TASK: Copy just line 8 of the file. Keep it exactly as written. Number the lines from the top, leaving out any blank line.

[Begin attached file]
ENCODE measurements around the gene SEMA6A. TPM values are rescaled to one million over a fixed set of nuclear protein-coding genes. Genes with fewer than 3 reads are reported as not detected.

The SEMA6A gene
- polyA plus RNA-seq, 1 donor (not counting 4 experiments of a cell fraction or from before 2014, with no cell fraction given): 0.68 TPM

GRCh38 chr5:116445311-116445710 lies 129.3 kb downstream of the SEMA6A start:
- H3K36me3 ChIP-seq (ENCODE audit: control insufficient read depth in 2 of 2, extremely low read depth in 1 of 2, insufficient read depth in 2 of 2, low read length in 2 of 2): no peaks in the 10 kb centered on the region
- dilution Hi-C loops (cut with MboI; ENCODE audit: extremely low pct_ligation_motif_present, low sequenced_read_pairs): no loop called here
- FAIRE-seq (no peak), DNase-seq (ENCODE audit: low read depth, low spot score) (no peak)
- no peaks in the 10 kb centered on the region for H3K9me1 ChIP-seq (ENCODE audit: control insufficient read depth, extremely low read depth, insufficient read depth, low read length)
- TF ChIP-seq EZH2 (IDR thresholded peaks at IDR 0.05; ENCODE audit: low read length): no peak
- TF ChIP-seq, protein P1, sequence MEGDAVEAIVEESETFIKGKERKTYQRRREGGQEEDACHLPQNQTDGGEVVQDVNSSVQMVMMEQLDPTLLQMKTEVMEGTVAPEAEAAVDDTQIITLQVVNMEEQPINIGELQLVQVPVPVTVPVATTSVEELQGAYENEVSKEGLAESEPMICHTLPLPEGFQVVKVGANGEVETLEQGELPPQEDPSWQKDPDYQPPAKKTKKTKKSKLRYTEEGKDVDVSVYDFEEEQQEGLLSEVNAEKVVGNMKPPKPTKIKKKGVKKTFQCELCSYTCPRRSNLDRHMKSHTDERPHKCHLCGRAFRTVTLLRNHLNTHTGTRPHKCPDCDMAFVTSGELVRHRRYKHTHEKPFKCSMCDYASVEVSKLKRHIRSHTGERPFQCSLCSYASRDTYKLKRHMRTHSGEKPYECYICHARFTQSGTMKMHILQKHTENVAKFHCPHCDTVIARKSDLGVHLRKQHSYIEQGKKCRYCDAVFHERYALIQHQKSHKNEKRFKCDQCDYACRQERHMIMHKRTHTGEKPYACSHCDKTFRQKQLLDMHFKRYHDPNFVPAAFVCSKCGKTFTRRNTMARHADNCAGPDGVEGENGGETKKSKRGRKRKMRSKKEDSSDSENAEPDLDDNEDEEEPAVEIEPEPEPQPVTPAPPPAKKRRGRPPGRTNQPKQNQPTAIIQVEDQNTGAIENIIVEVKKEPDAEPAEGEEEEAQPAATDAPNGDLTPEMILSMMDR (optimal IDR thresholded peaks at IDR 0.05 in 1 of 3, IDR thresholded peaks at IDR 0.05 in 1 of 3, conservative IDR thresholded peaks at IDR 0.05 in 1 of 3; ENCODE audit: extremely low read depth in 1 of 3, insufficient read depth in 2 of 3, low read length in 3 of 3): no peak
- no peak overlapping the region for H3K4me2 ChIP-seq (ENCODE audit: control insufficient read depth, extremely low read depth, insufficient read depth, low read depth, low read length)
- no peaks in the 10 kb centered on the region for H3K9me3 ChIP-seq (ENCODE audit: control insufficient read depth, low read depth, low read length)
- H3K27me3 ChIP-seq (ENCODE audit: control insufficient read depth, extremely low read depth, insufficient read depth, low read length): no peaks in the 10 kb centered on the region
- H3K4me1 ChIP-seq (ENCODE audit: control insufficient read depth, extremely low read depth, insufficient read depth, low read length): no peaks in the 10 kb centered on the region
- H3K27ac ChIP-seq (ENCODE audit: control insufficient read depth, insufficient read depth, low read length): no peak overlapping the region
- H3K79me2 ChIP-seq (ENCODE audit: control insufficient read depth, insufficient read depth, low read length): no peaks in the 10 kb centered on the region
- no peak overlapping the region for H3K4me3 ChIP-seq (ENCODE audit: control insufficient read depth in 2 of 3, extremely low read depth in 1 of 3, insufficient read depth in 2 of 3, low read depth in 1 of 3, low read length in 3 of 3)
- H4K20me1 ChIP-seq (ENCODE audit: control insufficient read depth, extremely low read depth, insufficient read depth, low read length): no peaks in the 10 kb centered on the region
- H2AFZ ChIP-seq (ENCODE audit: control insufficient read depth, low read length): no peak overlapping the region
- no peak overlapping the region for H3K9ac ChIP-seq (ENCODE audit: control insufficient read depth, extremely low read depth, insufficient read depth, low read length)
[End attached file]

- no peaks in the 10 kb centered on the region for H3K9me1 ChIP-seq (ENCODE audit: control insufficient read depth, extremely low read depth, insufficient read depth, low read length)